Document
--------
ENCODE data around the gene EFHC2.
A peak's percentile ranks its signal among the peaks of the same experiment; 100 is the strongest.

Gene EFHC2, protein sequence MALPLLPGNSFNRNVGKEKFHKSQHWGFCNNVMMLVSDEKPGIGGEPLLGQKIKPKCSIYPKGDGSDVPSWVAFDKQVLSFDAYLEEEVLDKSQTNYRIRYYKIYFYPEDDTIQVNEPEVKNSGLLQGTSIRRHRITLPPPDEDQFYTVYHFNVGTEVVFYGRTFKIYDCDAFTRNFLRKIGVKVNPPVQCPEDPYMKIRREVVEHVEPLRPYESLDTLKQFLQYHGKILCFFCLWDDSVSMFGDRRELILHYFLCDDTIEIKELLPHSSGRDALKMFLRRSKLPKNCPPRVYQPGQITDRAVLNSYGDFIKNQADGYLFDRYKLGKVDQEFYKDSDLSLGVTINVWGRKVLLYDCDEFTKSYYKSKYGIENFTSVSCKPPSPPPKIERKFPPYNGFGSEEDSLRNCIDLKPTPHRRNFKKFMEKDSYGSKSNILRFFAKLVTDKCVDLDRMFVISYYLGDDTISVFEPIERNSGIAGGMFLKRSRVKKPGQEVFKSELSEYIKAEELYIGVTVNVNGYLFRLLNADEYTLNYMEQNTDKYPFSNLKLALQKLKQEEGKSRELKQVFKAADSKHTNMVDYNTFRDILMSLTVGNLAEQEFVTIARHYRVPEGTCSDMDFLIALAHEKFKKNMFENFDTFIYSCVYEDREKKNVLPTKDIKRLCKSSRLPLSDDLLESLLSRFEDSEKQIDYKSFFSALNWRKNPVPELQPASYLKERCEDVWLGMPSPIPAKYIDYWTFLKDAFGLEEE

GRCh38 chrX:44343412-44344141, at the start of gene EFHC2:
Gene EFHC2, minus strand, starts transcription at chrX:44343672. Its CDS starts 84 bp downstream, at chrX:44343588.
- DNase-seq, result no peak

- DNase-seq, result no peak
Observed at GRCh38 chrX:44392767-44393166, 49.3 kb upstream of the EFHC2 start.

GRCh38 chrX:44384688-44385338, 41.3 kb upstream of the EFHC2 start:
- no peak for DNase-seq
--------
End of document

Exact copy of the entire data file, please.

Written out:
ENCODE data around the gene EFHC2.
A peak's percentile ranks its signal among the peaks of the same experiment; 100 is the strongest.

Gene EFHC2, protein sequence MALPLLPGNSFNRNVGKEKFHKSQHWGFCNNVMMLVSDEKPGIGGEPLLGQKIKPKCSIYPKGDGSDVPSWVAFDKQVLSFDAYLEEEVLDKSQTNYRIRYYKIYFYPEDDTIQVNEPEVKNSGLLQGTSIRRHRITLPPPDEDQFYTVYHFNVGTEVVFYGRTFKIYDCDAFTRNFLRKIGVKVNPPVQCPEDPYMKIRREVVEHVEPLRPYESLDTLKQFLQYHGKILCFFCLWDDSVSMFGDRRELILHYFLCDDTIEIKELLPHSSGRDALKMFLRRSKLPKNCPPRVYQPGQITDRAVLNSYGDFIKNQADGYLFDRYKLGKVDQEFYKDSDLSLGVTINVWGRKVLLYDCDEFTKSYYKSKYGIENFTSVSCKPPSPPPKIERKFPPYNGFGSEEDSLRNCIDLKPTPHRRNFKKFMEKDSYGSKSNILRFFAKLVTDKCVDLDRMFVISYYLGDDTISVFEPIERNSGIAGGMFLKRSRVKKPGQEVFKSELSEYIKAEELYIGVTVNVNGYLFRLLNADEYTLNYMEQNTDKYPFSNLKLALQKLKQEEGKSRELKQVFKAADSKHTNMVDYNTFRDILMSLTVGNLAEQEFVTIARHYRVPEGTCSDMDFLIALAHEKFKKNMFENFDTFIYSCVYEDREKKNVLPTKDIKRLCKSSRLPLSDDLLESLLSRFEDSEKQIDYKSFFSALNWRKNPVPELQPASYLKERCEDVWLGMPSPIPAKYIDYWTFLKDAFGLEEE

GRCh38 chrX:44343412-44344141, at the start of gene EFHC2:
Gene EFHC2, minus strand, starts transcription at chrX:44343672. Its CDS starts 84 bp downstream, at chrX:44343588.
- DNase-seq, result no peak

- DNase-seq, result no peak
Observed at GRCh38 chrX:44392767-44393166, 49.3 kb upstream of the EFHC2 start.

GRCh38 chrX:44384688-44385338, 41.3 kb upstream of the EFHC2 start:
- no peak for DNase-seq